The New Testament is poet Jericho Brown’s gift to black men on how they can learn to love themselves and others despite living in a society that forcefully pushes back against those ideals. It is lyrical in its engagement with the life of one black man, identified throughout as Brown himself, allowing the poems to read more like entries in a diary – autobiographical and inviting. Brown, a Louisiana native and current associate professor in English and creative writing at Emory University, confronts the ways in which he has identified himself. Underlying biblical themes and narratives help Brown shape the structure of the book. Its three parts in which the speaker identifies his deficits, comes to terms with the losses, and envisions a future of heeling, invigorate the stages of healing black men must undergo to live sanely and love himself.
“Colosseum,” the collection’s first poem sets the stage, or arena for the entire book, is about the struggle of identifying and coming to terms with being a black man. Brown traces the strife that faces black Americans and admits that he “cannot locate the origin / Of slaughter” commencing his journey to “To get the living done.” The writing delves deeper into the problems that plague black communities in “Romans 12:1,” where Brown writes, “A certain obsession overtook / My body, or I should say, / I let a man touch me until I bled, / Until my blood met his hunger,” suggesting a multitude of interpretations from its reader, but mainly discussing love between men. One of the last themes that is introduced in the book’s first section threads into the story of Cain and Abel, who were the two sons of Adam and Eve. Brown identifies more with Cain, guiding us swiftly through the next sections by using this analogy subtly. We are introduced to Brown’s family life – what the collection analyzes lies at the core of love – a kinship yet to be explored.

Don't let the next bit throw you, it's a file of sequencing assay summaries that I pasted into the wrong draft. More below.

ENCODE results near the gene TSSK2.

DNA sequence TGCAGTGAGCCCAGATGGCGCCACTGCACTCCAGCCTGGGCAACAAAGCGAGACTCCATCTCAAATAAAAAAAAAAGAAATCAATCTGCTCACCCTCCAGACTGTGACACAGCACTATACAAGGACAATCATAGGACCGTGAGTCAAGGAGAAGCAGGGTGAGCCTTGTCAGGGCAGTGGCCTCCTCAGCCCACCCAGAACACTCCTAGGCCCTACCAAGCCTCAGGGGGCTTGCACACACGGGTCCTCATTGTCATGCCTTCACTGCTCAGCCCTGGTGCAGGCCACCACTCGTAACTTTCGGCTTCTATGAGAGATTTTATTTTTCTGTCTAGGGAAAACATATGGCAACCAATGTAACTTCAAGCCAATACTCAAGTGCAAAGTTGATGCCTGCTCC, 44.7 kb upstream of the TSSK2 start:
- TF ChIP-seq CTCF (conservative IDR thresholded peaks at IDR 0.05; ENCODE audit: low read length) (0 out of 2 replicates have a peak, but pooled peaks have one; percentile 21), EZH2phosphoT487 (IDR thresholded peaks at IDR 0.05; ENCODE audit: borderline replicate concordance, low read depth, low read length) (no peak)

In the poem “IV. Redirect,” we are given dialogue that seems like an interrogation that ends in acceptance: “And what about race? / What you call a color I call / A way.” Brown gives binoculars to confront racial divisions: aknowlege the problems. Poems like “Paradise” and “To Be Seen” juxtaposed remind readers of how they must confront their presumed-illusory paradise to be seen in this world, “We talk about God / Because we want to speak / In metaphors.” Close attention to the words enlightens Brown’s mission throughout the book, highlighting the journey of coming to love a body that has been beaten down.
The New Testament ends on a note that revives a forgotten past, “My mother shakes / Her head. My grandmother sighs: He ain’t got no / Sense. My grandmother is dead. / She lives with me,” but unapologetically claims it. In claiming the past, the “origin of slaughter,” Brown reclaims his present, the speaker’s lament and joy, his love for himself and for other men. It leaves the reader on edge, unable to grapple with feelings of both fear and hope, yet certainly ready for the journey.
Reviewed by: Emily Ramirez